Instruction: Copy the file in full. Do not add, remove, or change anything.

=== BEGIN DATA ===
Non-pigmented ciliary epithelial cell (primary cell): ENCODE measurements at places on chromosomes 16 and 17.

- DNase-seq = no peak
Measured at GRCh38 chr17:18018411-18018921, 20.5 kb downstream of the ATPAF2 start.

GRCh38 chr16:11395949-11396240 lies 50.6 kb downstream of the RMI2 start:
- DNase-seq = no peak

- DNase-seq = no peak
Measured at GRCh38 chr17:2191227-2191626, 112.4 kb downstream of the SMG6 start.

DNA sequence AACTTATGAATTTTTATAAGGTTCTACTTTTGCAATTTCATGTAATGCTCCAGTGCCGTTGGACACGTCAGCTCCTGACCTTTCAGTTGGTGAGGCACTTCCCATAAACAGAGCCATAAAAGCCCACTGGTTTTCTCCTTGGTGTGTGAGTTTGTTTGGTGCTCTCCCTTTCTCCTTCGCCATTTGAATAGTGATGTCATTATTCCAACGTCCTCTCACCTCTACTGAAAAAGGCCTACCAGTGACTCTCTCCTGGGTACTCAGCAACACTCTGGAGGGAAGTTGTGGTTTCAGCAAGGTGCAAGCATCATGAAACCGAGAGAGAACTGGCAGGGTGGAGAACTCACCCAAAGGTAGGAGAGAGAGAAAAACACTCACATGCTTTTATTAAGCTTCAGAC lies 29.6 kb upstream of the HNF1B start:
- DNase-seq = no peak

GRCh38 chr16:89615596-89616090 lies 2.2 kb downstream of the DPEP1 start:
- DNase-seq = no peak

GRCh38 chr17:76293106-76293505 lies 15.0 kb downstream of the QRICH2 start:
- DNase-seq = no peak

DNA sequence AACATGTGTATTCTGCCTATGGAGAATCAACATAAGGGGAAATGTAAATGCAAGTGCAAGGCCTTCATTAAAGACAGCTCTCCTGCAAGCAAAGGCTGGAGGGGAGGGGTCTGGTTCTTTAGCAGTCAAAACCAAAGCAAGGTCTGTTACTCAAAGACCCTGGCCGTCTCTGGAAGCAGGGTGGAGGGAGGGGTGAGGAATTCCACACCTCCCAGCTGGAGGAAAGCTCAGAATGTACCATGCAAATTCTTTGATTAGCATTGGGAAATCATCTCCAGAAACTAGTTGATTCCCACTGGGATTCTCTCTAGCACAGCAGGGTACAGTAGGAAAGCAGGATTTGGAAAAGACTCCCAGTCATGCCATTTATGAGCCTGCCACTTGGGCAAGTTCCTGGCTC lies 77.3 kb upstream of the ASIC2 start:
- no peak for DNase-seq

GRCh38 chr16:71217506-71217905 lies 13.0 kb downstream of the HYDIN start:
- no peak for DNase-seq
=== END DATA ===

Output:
Non-pigmented ciliary epithelial cell (primary cell): ENCODE measurements at places on chromosomes 16 and 17.

- DNase-seq = no peak
Measured at GRCh38 chr17:18018411-18018921, 20.5 kb downstream of the ATPAF2 start.

GRCh38 chr16:11395949-11396240 lies 50.6 kb downstream of the RMI2 start:
- DNase-seq = no peak

- DNase-seq = no peak
Measured at GRCh38 chr17:2191227-2191626, 112.4 kb downstream of the SMG6 start.

DNA sequence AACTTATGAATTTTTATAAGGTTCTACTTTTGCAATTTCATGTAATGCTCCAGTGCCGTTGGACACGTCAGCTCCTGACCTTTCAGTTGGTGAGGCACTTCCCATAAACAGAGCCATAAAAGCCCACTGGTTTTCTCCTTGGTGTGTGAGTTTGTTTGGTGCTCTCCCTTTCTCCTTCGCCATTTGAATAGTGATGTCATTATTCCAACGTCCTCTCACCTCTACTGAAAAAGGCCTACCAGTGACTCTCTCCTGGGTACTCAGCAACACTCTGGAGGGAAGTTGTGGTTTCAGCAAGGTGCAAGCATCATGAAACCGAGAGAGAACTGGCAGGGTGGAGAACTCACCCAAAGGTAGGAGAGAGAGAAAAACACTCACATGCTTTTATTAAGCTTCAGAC lies 29.6 kb upstream of the HNF1B start:
- DNase-seq = no peak

GRCh38 chr16:89615596-89616090 lies 2.2 kb downstream of the DPEP1 start:
- DNase-seq = no peak

GRCh38 chr17:76293106-76293505 lies 15.0 kb downstream of the QRICH2 start:
- DNase-seq = no peak

DNA sequence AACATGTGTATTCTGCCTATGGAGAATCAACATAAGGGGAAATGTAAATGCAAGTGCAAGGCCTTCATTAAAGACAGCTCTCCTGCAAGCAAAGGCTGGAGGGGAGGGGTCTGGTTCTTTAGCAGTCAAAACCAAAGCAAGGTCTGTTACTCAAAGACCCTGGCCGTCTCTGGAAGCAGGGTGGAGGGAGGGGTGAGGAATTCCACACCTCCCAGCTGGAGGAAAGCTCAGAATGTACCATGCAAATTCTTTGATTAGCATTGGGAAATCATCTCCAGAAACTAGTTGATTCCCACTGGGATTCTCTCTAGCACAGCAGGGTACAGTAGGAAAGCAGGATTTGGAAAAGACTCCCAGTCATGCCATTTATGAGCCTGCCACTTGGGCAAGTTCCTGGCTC lies 77.3 kb upstream of the ASIC2 start:
- no peak for DNase-seq

GRCh38 chr16:71217506-71217905 lies 13.0 kb downstream of the HYDIN start:
- no peak for DNase-seq